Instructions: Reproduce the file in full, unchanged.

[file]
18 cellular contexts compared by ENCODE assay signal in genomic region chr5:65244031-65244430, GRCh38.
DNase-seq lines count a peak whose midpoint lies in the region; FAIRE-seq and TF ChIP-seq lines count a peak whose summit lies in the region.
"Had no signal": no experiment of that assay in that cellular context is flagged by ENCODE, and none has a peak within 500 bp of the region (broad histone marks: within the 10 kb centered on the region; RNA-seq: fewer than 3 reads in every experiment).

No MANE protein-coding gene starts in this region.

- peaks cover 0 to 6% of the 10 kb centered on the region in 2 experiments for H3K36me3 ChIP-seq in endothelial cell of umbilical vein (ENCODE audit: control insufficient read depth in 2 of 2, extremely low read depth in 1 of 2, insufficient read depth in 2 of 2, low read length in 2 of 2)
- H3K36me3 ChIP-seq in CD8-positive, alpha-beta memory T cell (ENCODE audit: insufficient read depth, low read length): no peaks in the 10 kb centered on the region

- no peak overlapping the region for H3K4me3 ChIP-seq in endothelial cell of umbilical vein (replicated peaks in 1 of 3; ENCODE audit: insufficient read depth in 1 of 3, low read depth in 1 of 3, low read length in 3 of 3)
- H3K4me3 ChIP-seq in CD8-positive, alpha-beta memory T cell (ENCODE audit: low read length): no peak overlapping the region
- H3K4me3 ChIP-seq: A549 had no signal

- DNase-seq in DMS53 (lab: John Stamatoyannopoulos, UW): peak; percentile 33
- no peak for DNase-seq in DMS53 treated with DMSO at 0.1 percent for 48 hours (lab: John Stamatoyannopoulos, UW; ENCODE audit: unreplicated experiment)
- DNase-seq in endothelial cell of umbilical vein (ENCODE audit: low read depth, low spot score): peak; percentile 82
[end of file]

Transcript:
18 cellular contexts compared by ENCODE assay signal in genomic region chr5:65244031-65244430, GRCh38.
DNase-seq lines count a peak whose midpoint lies in the region; FAIRE-seq and TF ChIP-seq lines count a peak whose summit lies in the region.
"Had no signal": no experiment of that assay in that cellular context is flagged by ENCODE, and none has a peak within 500 bp of the region (broad histone marks: within the 10 kb centered on the region; RNA-seq: fewer than 3 reads in every experiment).

No MANE protein-coding gene starts in this region.

- peaks cover 0 to 6% of the 10 kb centered on the region in 2 experiments for H3K36me3 ChIP-seq in endothelial cell of umbilical vein (ENCODE audit: control insufficient read depth in 2 of 2, extremely low read depth in 1 of 2, insufficient read depth in 2 of 2, low read length in 2 of 2)
- H3K36me3 ChIP-seq in CD8-positive, alpha-beta memory T cell (ENCODE audit: insufficient read depth, low read length): no peaks in the 10 kb centered on the region

- no peak overlapping the region for H3K4me3 ChIP-seq in endothelial cell of umbilical vein (replicated peaks in 1 of 3; ENCODE audit: insufficient read depth in 1 of 3, low read depth in 1 of 3, low read length in 3 of 3)
- H3K4me3 ChIP-seq in CD8-positive, alpha-beta memory T cell (ENCODE audit: low read length): no peak overlapping the region
- H3K4me3 ChIP-seq: A549 had no signal

- DNase-seq in DMS53 (lab: John Stamatoyannopoulos, UW): peak; percentile 33
- no peak for DNase-seq in DMS53 treated with DMSO at 0.1 percent for 48 hours (lab: John Stamatoyannopoulos, UW; ENCODE audit: unreplicated experiment)
- DNase-seq in endothelial cell of umbilical vein (ENCODE audit: low read depth, low spot score): peak; percentile 82